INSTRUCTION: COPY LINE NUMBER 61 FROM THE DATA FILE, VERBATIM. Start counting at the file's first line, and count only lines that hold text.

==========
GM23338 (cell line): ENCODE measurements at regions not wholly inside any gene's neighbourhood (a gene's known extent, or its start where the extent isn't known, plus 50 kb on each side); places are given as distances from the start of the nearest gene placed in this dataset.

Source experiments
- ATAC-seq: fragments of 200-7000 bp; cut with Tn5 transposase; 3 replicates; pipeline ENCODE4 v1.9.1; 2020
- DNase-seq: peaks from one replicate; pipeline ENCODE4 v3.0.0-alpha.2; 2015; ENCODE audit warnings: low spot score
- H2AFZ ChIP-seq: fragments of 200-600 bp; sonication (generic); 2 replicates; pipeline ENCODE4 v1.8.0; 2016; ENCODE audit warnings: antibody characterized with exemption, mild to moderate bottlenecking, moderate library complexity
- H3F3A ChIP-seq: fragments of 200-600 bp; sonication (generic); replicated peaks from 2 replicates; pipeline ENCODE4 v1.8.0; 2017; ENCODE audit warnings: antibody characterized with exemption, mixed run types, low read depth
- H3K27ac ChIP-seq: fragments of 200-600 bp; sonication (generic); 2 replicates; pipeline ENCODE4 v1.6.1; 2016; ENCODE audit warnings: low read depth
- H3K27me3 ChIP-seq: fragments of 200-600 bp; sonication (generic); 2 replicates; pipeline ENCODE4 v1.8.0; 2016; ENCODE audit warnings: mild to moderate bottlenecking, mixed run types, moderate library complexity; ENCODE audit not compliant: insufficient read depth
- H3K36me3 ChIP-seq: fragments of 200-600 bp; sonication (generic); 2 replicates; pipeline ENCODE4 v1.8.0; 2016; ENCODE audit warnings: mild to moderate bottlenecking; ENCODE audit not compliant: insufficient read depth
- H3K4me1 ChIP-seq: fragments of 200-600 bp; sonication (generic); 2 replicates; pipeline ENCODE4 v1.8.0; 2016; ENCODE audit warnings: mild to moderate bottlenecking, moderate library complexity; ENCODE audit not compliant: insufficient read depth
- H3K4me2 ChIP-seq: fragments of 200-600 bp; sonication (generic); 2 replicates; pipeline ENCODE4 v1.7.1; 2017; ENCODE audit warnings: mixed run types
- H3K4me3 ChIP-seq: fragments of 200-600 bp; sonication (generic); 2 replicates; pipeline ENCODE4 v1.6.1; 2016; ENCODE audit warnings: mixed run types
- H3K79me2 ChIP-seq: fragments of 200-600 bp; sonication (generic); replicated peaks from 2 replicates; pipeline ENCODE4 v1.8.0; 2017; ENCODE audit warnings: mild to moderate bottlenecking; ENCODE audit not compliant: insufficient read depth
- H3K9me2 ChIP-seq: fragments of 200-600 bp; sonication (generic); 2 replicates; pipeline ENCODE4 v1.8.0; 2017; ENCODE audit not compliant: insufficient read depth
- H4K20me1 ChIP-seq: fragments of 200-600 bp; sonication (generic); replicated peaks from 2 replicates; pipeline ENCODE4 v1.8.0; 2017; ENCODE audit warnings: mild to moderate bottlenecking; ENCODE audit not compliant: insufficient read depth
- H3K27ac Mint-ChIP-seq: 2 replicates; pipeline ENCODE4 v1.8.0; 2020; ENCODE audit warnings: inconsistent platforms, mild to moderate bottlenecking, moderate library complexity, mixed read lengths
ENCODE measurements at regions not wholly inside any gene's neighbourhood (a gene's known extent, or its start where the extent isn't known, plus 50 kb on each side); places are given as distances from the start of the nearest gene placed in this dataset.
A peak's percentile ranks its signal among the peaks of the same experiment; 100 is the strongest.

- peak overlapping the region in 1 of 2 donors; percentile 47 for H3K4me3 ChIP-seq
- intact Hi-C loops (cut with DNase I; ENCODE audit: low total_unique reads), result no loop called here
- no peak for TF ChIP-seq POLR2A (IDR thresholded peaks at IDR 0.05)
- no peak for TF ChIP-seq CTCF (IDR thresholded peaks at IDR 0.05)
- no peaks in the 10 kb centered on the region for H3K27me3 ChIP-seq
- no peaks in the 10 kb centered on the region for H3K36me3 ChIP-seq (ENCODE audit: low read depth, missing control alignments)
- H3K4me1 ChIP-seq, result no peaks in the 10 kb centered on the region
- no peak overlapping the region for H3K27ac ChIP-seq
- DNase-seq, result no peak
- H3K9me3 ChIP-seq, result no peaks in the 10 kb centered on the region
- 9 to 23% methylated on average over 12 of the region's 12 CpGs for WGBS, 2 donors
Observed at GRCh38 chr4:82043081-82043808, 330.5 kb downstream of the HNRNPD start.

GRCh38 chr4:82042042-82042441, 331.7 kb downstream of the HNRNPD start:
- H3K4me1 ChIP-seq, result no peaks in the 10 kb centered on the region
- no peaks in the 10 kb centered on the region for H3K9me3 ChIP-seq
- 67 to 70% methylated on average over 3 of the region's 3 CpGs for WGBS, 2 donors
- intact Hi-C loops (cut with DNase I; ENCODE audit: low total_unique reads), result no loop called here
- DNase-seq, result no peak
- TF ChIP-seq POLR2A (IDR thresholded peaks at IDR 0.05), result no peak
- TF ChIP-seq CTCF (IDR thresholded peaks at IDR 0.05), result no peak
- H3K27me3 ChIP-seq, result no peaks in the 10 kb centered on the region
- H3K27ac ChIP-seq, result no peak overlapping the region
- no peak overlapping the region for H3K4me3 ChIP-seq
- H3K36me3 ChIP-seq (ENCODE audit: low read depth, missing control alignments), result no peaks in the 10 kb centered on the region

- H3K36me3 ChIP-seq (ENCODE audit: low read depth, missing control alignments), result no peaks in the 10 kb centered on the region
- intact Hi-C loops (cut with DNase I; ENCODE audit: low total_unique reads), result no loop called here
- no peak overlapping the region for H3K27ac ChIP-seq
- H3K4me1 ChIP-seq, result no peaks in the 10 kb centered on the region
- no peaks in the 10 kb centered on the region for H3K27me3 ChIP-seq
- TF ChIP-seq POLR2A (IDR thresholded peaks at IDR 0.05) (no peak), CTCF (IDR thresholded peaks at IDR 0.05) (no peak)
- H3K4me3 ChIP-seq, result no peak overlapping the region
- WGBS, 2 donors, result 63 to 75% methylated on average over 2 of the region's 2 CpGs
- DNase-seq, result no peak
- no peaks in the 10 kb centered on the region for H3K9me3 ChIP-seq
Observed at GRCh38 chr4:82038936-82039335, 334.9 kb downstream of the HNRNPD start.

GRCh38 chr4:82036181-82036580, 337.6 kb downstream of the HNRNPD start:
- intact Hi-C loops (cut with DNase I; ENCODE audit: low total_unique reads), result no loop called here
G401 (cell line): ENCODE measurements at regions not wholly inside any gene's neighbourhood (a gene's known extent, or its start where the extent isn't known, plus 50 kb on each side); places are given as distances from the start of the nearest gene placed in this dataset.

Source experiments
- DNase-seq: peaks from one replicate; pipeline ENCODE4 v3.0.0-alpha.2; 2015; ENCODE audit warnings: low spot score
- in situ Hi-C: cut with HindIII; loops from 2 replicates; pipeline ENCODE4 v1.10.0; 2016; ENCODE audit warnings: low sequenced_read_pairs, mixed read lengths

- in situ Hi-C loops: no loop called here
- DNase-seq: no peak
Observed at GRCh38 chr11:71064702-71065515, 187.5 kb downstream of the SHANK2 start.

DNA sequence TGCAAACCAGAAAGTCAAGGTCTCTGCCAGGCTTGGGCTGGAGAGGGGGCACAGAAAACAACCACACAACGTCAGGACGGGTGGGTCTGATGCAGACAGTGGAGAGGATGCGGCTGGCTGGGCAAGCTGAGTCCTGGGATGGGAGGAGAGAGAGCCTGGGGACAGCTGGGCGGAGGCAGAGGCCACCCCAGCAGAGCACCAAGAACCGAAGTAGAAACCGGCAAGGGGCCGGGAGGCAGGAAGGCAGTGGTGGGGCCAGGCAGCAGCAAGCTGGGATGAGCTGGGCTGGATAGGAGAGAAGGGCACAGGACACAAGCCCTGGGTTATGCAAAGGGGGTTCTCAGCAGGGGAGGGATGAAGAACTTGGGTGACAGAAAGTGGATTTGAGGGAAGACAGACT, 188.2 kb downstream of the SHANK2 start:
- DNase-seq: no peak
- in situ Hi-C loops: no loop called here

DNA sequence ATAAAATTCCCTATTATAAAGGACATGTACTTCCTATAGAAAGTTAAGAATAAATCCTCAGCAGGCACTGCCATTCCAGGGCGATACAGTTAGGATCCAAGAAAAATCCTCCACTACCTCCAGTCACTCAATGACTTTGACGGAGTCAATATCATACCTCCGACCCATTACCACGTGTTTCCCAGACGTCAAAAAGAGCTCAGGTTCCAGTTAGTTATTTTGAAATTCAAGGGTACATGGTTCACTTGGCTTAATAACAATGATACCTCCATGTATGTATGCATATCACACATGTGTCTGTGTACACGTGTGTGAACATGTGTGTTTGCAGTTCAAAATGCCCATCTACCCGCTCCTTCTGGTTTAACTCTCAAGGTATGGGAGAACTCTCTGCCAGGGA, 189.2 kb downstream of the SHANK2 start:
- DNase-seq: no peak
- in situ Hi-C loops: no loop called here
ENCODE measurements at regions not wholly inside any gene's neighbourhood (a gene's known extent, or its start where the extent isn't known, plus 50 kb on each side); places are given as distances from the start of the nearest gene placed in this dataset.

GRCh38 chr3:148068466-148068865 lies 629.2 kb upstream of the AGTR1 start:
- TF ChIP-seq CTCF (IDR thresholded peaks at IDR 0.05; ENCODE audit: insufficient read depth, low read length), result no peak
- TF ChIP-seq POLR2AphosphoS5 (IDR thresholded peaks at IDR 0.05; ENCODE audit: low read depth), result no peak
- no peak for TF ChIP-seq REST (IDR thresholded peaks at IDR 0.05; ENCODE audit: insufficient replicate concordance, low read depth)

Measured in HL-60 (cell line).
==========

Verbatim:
- DNase-seq: no peak